Another broader challenge is having all equipment electrified at the rate we would like it. We’re in demand for a 100% solution in electrification across the board, but this was not the case 5 years ago. As a result, the vendors are not able to meet the demand. This brings into question, are we ready to accept sub-optimum fleets which cater to all to achieve electrification? Or we do slow down our demand and only adopt electrification if it is the right size?
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How are you going about solving these challenges?
We are definitely talking very closely with all the vendors across the market. We would look to above the market solutions with different vendors. For example, if we are the only ones who have a demand for a certain truck, the vendor would not be inclined to rush into production only for us. So, we would then look to, for example, getting a CAT truck and then going to an OEM to electrify this.
Concerning power demand, we have developed a strategy where we are hoping to have our final plan to build storage approved this year. Then we would have battery storage tied to our grid and recharge when we do shift changes.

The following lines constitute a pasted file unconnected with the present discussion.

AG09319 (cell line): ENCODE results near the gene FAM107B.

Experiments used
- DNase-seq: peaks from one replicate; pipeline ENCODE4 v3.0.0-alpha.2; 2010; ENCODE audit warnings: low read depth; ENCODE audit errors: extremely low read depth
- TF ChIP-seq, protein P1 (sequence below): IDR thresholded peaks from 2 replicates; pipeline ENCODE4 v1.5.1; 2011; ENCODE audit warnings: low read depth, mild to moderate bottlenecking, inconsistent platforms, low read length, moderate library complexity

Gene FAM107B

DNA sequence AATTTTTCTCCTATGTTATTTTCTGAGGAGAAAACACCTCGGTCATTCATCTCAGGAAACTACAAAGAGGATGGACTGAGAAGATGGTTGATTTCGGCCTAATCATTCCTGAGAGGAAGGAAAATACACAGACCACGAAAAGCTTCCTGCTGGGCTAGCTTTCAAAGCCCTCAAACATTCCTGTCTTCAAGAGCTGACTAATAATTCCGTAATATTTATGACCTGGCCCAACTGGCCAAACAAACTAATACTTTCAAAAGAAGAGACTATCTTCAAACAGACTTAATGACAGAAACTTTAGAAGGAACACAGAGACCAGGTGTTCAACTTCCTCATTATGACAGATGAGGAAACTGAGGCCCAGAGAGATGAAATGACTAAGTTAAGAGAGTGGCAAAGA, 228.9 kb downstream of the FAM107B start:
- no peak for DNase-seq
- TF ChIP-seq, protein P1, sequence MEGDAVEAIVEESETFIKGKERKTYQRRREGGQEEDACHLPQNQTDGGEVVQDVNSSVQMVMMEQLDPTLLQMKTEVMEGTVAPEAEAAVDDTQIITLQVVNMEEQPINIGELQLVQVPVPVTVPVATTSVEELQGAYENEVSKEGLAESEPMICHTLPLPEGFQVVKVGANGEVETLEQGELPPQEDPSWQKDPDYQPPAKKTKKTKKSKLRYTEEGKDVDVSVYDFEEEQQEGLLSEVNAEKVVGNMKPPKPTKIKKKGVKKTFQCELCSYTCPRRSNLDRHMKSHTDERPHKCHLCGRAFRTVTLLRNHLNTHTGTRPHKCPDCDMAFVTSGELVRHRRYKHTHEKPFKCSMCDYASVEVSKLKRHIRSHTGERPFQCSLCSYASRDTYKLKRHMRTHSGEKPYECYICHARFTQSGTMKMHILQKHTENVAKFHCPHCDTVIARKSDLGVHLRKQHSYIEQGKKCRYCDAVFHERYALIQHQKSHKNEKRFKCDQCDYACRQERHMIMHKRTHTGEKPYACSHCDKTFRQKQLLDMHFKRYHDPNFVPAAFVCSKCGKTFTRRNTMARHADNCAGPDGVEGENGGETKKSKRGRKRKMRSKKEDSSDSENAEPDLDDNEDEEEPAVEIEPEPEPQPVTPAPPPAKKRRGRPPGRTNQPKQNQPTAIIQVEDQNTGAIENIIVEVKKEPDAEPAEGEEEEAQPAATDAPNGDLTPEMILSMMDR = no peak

We are fortunate enough to generate roughly 20% of our power from our own hydroelectric dams. In the off-peak hours when we would normally slow that down, we would instead be able to hook up the batteries and charge them up quite cheaply. Not only will we potentially lower our energy costs, we would also avoid major demand peaks on the system.
How do you see electrification in mining in 10, 15, 20 years’ time?
It’s hard to give it a specific time frame but I would hazard a guess, certainly within the 20 years, that it will be unlikely to run anything that is diesel anywhere. And this primarily because of the health concerns that I previously mentioned.
We run a fair-sized surface fleet and we are already looking at what it may entail to go battery. It’s our intention that any mine we build from now, beyond the one we are already building, will be battery electric.
And don’t forget, you can here more from Alistair during his keynote at Mines and Money Americas (Toronto, 15-17 October). To see the full event agenda simply fill out the form on the right hand side.
For more information, please don’t hesitate to get in touch.
Christopher Lycett | Mines and Technology
+44 (0) 20 3865 6901